Housing Advocacy

Given our region’s critical housing shortage and growing income inequality, families find it harder to find and afford housing. Public interest and action in support of more housing has increased over the last few years, and many partners believe this is a rare moment when voters and officials are more open than ever before to investing in housing solutions in their communities.

In response, Sunlight Giving launched a housing advocacy and systems support initiative for 2018-2020. The initiative provides additional funds to organizations that advocate for housing for low-income residents, mobilize local residents, and make housing development more streamlined and accessible by providing technical expertise to change local codes and ordinances and navigate complex funding mechanisms. This work builds on the grantmaking in our core housing stability portfolio.

Economic Opportunity

Many families in our region have single or multiple incomes from jobs yet cannot afford basic needs such as housing, food, and child care. While many organizations help families directly access these basic needs through programs or public benefits, working families also need the flexibility of unrestricted money to run their households and to ensure their children’s wellbeing. Even modest increases in a family’s disposable income can lead to increased feelings of agency and dignity.

The Economic Opportunity initiative seeks ways to ensure that more families take advantage of existing services that can increase a household's income. To that end, this initiative currently focuses on promoting the drawdown of federal and state Earned Income Tax Credit (EITC) and Child Tax Credit (CTC) dollars, which have been proven to support the stability and healthy development of children.


In response to the proliferation of anti-immigrant policies and rhetoric at the national level, Sunlight Giving augmented funding from 2017-2020 to protect immigrant communities. This initiative aims to strengthen immigration services that stabilize vulnerable, low-income families. Sunlight Giving supports organizations providing legal assistance, emergency planning, and community education and outreach. We also support statewide and regional immigrant rights advocacy and capacity building efforts that intend to increase immigrants’ access to safety net services. This work builds on the work in our core family support portfolio.

Regional Capacity Building

The capacity building initiative aims to strengthen the capacity of our nonprofit partners in under-resourced regions with a growing population of low-income families seeking safety net services. Our nonprofit partners are facing pressure to serve a greater number of families with limited resources. These organizations are in need of additional capacity building support to scale services to meet the growing demand. Currently, Sunlight Giving is supporting capacity building efforts in the San Joaquin Valley, a region that has seen a significant increase in the number of low-income families leaving the San Francisco Bay Area in pursuit of affordable housing.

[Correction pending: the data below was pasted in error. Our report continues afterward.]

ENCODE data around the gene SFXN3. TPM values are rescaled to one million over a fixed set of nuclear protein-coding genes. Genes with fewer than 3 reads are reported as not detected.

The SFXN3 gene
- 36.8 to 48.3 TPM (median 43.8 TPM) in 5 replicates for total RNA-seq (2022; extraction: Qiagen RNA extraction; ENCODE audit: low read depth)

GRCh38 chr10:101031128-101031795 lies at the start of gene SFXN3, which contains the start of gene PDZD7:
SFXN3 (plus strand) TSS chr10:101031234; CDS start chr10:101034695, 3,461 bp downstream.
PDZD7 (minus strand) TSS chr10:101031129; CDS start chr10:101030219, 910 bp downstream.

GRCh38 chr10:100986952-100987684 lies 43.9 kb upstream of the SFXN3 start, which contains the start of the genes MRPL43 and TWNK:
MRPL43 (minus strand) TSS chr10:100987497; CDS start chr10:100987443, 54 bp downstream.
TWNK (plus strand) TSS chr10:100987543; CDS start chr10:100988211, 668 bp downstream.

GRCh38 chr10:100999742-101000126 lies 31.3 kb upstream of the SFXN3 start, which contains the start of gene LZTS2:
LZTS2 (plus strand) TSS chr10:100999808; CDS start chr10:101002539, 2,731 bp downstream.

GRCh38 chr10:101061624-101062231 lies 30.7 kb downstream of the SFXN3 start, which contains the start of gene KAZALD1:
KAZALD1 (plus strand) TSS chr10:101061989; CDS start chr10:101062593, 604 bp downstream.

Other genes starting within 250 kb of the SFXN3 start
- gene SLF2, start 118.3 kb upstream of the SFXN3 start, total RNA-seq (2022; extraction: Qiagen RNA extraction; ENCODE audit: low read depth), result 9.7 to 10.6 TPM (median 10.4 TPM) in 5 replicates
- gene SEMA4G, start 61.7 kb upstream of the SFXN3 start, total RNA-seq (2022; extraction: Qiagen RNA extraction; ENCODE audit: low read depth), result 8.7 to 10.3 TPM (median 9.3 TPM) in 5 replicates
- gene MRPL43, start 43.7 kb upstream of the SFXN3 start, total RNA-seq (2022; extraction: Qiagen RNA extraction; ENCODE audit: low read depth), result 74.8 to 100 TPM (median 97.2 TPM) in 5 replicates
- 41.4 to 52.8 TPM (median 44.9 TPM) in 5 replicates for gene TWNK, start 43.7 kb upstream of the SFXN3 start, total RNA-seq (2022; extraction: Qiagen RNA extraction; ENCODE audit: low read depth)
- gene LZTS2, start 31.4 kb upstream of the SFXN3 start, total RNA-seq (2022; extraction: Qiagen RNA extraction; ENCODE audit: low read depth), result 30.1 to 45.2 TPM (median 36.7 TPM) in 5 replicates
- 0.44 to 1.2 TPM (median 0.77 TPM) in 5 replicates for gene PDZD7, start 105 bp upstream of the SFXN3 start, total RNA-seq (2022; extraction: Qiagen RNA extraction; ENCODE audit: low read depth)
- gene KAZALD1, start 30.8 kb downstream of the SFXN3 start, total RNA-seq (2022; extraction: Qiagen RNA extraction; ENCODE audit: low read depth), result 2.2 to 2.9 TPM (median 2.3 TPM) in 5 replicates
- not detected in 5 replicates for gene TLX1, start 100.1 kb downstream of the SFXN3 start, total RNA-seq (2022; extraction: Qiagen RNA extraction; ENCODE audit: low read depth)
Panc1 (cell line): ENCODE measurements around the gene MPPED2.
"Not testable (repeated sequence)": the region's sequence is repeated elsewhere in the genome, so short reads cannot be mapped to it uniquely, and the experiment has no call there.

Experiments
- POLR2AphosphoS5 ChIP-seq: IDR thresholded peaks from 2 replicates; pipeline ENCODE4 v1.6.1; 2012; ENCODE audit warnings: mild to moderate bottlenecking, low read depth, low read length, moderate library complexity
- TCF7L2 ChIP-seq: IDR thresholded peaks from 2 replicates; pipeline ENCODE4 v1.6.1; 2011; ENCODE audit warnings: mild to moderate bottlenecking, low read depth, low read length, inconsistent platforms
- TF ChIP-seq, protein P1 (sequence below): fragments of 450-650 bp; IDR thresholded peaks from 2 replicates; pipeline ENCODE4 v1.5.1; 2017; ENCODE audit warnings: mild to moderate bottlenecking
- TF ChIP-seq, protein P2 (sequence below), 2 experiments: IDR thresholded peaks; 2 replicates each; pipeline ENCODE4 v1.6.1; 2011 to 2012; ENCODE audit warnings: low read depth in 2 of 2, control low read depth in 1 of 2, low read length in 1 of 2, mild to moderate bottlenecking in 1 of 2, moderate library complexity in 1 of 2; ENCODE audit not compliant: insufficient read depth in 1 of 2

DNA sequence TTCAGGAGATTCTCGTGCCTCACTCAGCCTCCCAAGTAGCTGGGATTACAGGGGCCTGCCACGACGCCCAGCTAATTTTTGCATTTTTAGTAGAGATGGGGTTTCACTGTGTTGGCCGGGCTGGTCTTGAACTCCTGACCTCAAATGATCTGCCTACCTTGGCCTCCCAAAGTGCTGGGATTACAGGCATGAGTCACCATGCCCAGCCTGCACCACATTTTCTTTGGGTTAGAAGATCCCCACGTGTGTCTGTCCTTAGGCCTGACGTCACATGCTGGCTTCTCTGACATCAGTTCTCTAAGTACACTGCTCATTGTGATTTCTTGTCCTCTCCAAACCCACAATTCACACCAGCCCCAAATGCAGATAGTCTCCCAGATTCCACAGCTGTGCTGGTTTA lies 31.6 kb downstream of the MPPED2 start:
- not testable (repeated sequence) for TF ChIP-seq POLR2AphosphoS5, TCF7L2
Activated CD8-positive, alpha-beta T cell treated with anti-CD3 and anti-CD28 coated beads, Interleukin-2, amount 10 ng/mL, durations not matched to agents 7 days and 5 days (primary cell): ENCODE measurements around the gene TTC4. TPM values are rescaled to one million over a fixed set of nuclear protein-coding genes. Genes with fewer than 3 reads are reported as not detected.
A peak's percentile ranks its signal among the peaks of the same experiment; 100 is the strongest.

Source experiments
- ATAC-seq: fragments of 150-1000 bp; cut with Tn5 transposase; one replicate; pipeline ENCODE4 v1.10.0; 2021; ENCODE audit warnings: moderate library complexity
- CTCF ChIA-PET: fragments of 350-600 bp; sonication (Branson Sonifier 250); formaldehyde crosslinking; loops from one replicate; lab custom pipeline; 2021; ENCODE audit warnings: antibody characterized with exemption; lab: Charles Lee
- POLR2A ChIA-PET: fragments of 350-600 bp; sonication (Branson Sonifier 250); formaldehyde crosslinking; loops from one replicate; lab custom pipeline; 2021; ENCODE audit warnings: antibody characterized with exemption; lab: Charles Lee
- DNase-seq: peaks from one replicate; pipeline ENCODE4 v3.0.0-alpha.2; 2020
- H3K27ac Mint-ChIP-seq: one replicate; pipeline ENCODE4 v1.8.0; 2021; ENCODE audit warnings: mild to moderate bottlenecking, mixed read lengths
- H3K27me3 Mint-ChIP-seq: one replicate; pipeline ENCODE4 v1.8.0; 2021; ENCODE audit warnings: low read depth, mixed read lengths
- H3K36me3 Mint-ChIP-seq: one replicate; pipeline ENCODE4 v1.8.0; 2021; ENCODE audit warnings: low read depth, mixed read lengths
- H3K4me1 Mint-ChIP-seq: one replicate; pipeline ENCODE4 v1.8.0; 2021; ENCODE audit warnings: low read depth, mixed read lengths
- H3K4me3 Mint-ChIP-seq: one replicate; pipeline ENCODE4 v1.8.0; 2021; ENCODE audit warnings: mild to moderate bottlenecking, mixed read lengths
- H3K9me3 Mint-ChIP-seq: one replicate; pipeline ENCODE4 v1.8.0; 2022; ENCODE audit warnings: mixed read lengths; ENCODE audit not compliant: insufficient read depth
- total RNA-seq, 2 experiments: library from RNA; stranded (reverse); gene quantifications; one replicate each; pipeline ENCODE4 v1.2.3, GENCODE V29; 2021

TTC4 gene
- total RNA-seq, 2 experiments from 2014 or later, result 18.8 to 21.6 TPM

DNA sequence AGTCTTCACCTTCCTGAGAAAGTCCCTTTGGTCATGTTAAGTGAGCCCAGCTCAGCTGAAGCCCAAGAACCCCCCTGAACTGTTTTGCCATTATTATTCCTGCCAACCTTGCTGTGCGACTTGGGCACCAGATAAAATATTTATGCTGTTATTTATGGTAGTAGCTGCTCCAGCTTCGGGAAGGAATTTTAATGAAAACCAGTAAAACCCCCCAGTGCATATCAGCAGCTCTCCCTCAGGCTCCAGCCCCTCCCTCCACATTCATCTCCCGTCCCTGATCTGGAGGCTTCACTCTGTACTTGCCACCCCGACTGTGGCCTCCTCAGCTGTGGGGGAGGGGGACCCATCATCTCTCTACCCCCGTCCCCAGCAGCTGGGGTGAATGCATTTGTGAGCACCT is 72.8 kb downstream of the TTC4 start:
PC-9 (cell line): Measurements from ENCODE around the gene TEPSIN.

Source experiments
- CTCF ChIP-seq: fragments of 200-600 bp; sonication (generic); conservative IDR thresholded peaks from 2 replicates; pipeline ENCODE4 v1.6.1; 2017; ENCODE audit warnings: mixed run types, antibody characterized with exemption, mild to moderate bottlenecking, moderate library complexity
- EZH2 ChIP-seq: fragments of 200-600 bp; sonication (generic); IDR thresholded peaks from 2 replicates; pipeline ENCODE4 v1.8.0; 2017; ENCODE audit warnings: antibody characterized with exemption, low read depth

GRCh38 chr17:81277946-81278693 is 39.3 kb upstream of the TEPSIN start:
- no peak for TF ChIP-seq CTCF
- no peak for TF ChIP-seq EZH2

2020 Census

The U.S Constitution requires a full count of the country’s entire population every ten years, making the U.S. Census a critical element of American democracy. The population data collected by the Census is used to allocate billions of dollars in federal funding, including funding for vital safety net programs. In addition, state and local government agencies and nonprofits rely on data from the census to allocate funding, define where services are delivered, and support communities in need.

Research shows that people who are children, homeless, lower income, English language learners, undocumented immigrants, and racial/ethnic minorities are least likely to be enumerated properly. With the increasingly hostile rhetoric around immigration and immigrants, Sunlight Giving is collaborating with other funders in the region to ensure that the Census is inclusive and that “hard to count” populations are counted. This initiative will run from 2018-2020.

Learn More

Review the ten communities around greater Silicon Valley we work in